Benefits

Dear Workforce How Do I Effectively Present Our Benefits Program to Employees

By Staff Report

Sep. 7, 2011

Dear Still Learning:

You have actually hit on a critical component to communicating employee benefits: highlight the key points. Because benefits are part of the employment deal, employees want to know what they are, what they are worth, and how to use them. Benefits information is compelling for what it means to the employee. Effective benefit communication relies on defining your goals, understanding your audience and sticking to those key messages. Let’s look at some effective tactics in more detail.

First, keep the message simple. Benefits material must support all of your employees, who have a range of interests and knowledge. You want to make sure everyone gets the same information and they understand it. Some rules of thumb include:

  • Define your key messages and repeat them. Repetition aids understanding.

  • Use plain language. Benefits can be complicated and you’ll want to avoid any confusion.

  • Use a conversational style. Benefits are personal and your message is better received if delivered in a casual manner.

  • Use an active voice. Engage your employees about their benefits.

  • When a benefits change occurs, explain why. Knowing the reason can help employees accept the change.

  • To personalize the value of benefits, you must make sure employees grasp your messages.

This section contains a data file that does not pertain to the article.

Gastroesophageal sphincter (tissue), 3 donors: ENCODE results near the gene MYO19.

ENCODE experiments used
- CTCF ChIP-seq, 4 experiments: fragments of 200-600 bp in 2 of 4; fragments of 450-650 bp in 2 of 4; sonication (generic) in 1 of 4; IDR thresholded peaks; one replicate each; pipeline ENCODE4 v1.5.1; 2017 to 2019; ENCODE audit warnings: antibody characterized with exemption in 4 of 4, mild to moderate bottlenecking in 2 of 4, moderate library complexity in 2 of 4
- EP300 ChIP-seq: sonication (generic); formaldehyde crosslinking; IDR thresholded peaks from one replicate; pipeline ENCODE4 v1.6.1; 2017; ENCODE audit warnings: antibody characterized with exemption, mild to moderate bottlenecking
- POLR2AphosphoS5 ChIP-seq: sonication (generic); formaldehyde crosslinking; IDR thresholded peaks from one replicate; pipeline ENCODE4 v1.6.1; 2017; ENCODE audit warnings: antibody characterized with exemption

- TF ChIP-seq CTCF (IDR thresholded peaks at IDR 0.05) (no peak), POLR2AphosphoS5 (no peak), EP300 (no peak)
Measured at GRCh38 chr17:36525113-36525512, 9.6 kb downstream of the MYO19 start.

Second, select the media best suited to your message and audience. Paper documents are good for casual presentation of material. They can be shared with family members, who are also part of your benefits audience.

If available, also consider using online technologies such as your company intranet. These tools make it easier to keep benefits information up to date. Online communication can also be used for personalized messages. Consider a benefits-modeling tool if employees must make a choice. “What if” tools are a great way to create personal interest and communicate your key points: “What if I get married?” or “What if I contribute more to the savings plan?” are some simple examples.

Finally, if unpopular messages are part of your responsibility, use face-to-face meetings and get company leadership to join you. This can be an effective way to handle resentment and help change perceptions.

Effective benefit communication relies on the same rules as other communication. Determine what you wish to accomplish, define your audience, determine your points and develop a plan to deliver your messages. If you answer employees’ questions about their benefits, and their value and access, you will know that you have succeeded.

SOURCE: Randy Tyson, director, personalized and electronic communications, Buck Consultants, Washington, D.C.

LEARN MORE: Please read The Disappearing Benefit, which examines the future of health coverage for retirees and those approaching retirement. Also, an article discusses how and why you might want to establish a benefits committee.

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